I have an embarrassing confession to make: my closet is full of shirts that are all some shade of solid blue or grey. I am a bit neurotic in this way; I have a hard time feeling comfortable wearing a patterned shirt, and I can’t seem to bring myself to buy reds, greens, or anything terribly far away from blue. This becomes most apparent on laundry day, when my stack of t-shirts oscillates within a very narrow spectrum of color, and my wife looks at me with that look of “how many blue shirts do you need? Are you allergic to other colors?”
This is, of course, slightly hypocritical coming from my wife, who owns something like fifty different versions of a black skirt. Whenever we go shopping, she pulls yet another black skirt off the rack, holds it up to her and says “what do you think?” My usual smart-aleck response goes something like “oh look—a black skirt; just like all those other black skirts you already have!” She then responds with “No, this is completely different…see?”
The truth is, we are both stuck in a rut when it comes to clothing. I keep buying solid blue or grey shirts (preferably a nice shade of blue-grey), and she keeps buying black skirts. We go to the store with all the best intentions of branching out into other colors, patterns, and styles, but we invariably keep buying the same outfit, over and over again.
Most of us tend to get stuck in ruts like these, buying the same outfits, cooking the same meals, walking or driving the exact same routes everyday (I have a very particular path I take to the market each day, even though I could mix it up and go different ways, encountering different sights and people). It also seems to get worse with age; the older we get, the harder it seems to break out of our established patterns and try something different.
Interestingly, my wife and I have also been noticing lately that organizations tend to get stuck in ruts when it comes to hiring new people, and academic institutions seem to suffer from this quite acutely. They say they want to hire more interdisciplinary scholars, or more women, or more ethnic minorities, but when it comes down to it, they just buy the same outfit over and over again. They opt for the familiar, the person that looks and sounds most like what they are used to. Over time, the rut gets deeper and deeper, and the organization gets more and more entrenched. Eventually it becomes insular, inflexible, and irrelevant.
I’ve been thinking about all of this because I have recently started using the shuffle feature on my iPod. I have to admit that I resisted the whole digital music phenomenon for quite a while. My wife and I have a large stack of compact discs, and the thought of spending hours ripping them into iTunes seemed like far too much work. We were also suspect of the playback quality, and wondered how iTunes would handle classical and live recordings, where the atomic unit was an entire symphony or album, not a single track.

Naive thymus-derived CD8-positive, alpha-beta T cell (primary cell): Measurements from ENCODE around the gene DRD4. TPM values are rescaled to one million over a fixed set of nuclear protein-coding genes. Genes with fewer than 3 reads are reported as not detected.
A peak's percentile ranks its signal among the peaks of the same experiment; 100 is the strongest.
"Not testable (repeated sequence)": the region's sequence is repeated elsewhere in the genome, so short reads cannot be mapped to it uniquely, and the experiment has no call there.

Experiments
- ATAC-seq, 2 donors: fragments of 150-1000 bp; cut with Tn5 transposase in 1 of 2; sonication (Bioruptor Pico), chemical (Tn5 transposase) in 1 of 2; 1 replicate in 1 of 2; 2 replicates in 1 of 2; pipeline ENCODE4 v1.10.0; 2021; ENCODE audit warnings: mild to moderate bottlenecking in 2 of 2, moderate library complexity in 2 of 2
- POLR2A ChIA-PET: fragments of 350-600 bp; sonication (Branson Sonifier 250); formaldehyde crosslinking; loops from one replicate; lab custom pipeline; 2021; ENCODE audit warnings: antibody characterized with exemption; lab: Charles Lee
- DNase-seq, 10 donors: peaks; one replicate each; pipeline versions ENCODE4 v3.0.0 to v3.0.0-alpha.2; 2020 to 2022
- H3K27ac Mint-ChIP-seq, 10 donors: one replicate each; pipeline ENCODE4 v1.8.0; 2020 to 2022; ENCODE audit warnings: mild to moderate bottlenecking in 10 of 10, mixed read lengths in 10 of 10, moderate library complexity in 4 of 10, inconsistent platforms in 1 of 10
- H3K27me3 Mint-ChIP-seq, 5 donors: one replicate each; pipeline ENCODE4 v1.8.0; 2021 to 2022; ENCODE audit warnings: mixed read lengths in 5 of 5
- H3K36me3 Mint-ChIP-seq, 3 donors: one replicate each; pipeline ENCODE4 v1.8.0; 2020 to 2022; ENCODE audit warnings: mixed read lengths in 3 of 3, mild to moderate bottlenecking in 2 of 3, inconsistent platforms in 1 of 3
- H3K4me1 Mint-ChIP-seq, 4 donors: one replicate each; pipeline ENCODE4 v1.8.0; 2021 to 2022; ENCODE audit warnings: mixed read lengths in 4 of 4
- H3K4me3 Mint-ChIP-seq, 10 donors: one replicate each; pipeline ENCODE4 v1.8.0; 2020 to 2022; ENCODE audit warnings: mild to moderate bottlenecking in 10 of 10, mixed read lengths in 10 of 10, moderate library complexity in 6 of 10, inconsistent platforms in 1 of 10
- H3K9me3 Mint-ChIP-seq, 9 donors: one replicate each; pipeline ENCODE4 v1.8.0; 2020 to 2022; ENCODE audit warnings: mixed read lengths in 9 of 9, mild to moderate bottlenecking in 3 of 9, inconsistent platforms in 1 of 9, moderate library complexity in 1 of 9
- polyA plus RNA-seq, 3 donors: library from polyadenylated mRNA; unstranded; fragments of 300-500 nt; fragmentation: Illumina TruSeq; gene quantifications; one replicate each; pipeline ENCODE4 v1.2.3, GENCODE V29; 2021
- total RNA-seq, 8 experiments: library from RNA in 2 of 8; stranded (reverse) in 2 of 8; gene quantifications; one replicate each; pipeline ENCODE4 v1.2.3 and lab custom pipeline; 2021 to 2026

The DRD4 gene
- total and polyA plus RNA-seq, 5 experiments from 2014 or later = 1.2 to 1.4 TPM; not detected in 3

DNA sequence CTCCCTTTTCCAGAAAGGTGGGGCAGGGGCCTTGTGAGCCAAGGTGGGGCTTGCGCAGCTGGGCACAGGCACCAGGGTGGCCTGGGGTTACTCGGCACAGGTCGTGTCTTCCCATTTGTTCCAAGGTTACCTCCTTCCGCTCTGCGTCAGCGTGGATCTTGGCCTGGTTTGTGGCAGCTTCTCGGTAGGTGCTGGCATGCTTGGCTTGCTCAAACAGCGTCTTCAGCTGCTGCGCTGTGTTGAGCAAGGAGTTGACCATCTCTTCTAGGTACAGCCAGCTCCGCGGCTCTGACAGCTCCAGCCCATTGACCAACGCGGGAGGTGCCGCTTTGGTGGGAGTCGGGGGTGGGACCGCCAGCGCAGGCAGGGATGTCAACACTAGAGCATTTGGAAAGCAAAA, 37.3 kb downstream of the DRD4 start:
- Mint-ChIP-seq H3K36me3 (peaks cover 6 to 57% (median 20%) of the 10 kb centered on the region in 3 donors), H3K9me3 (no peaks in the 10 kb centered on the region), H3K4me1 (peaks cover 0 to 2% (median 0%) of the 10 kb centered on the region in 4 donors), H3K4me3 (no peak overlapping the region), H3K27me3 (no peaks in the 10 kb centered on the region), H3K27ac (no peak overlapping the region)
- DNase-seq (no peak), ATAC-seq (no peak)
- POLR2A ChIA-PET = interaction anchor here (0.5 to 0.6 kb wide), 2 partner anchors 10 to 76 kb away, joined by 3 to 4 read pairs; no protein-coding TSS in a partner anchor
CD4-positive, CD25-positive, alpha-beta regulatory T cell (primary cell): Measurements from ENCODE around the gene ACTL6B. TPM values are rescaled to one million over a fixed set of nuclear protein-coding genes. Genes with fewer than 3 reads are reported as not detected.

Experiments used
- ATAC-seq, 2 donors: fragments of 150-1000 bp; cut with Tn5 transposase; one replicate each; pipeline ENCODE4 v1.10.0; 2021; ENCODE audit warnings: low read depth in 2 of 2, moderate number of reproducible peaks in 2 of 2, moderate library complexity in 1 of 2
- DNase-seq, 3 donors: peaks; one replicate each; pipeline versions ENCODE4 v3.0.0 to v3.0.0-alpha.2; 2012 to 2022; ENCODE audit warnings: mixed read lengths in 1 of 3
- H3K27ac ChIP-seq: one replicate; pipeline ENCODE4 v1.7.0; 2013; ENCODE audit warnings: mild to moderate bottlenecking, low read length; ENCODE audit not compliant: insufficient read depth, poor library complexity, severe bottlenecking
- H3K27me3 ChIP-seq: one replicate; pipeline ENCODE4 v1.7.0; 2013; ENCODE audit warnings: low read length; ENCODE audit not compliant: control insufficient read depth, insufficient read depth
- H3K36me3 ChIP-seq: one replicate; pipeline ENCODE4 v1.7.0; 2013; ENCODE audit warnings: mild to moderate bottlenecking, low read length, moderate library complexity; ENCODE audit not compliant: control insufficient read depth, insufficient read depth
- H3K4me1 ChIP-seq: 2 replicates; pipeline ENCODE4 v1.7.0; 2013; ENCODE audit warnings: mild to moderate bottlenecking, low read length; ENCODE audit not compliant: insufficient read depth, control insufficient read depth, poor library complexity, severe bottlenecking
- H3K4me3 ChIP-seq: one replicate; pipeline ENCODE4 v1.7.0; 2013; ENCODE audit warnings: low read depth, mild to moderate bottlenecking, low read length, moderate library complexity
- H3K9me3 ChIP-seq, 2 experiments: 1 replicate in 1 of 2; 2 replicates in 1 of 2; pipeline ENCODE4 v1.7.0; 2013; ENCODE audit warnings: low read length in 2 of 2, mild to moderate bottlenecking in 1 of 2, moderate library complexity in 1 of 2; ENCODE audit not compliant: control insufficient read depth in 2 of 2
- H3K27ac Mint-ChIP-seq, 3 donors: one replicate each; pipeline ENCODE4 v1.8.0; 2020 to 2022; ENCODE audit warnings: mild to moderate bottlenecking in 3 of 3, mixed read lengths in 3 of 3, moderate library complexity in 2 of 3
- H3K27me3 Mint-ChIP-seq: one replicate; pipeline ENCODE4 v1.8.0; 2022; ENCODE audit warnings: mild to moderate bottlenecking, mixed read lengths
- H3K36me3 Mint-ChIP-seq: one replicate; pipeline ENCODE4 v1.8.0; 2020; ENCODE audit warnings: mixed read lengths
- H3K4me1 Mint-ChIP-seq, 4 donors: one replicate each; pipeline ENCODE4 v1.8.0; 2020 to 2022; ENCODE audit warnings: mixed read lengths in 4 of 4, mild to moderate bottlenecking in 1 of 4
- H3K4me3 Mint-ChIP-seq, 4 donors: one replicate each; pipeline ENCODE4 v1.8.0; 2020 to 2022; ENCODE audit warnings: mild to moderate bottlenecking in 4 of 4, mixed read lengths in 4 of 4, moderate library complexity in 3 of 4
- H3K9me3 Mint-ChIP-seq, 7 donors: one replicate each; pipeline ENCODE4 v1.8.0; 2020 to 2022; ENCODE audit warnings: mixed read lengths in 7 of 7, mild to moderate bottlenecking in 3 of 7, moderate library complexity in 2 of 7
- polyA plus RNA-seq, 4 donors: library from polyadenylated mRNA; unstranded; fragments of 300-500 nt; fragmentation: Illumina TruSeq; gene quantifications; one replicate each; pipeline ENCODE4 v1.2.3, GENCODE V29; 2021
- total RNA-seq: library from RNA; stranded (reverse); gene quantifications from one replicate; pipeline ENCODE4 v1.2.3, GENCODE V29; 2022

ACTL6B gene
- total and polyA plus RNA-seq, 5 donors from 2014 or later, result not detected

But over the last few months we have slowly ripped most of our collection, and I bought a cable so that we could play our iPod through our amplified stereo. We have even put together specialized playlists, such as “mellow” music for weeknight dinners when we need to slough off the day’s stress. And then we started using the shuffle feature.
Ordinarily, I tend to avoid shuffle-type features because they are built upon the assumption that the song (or single track) is an isolated and independent entity. This is probably true for most pop and rock music, but really isn’t true for other genres like classical, live concerts, or concept albums. The movements of a symphony are often split into separate tracks on a recording, but they are meant to be played together and in order. They make little sense when separated from their sibling movements or played in a random order. Similarly, live concert recordings have a kind of emotional flow that is carefully planned by the artist, so shuffling the tracks around usually leads to jarring transitions.
But as I started experimenting with the shuffle feature on my iPod, I noticed something rather surprising: I started listening to music that I haven’t listened to in years, and I was really enjoying it. I have several recordings that I bought, listened to once or twice, and then never listened to again. It wasn’t that I disliked the music; it was simply that the music was a little too different from the rut that I had gotten myself into. When I reached for a CD to play, I tended to select one from the same subset of CDs that I always selected from. I kept buying the same outfit. I was stuck in a rut. And the shuffle feature was starting to get me out of it.
My conclusion? Shuffle is a mixed blessing. Sometimes it’s not at all appropriate, but other times, it can act as a helpful mechanism that forces you out of your ruts. Like all technologies, it engenders several kinds of social changes all at once. Some of those changes will be intentional and obvious, while others will be more hidden and unexpected. And all of these changes can be seen as either negative or positive depending on the context.
Now my question to you is, do organizations, and especially academic institutions, need a kind of “shuffle feature” to force them out of their ruts? I’m not suggesting that they select candidates in a random fashion, nor that they purposely hire for difference over competency. What I am suggesting, however, is that these institutions need to think about how they may be seeing very qualified candidates as not adequate simply because those candidates don’t look or sound like the kind of person they are used to hiring. Organizations tend to create an archetype of their ideal candidate, and not surprisingly, the archetype looks a lot like those who are already working there. In other words, they keep buying the same outfit, over and over again, and don’t realize how homogenous and insular they are becoming.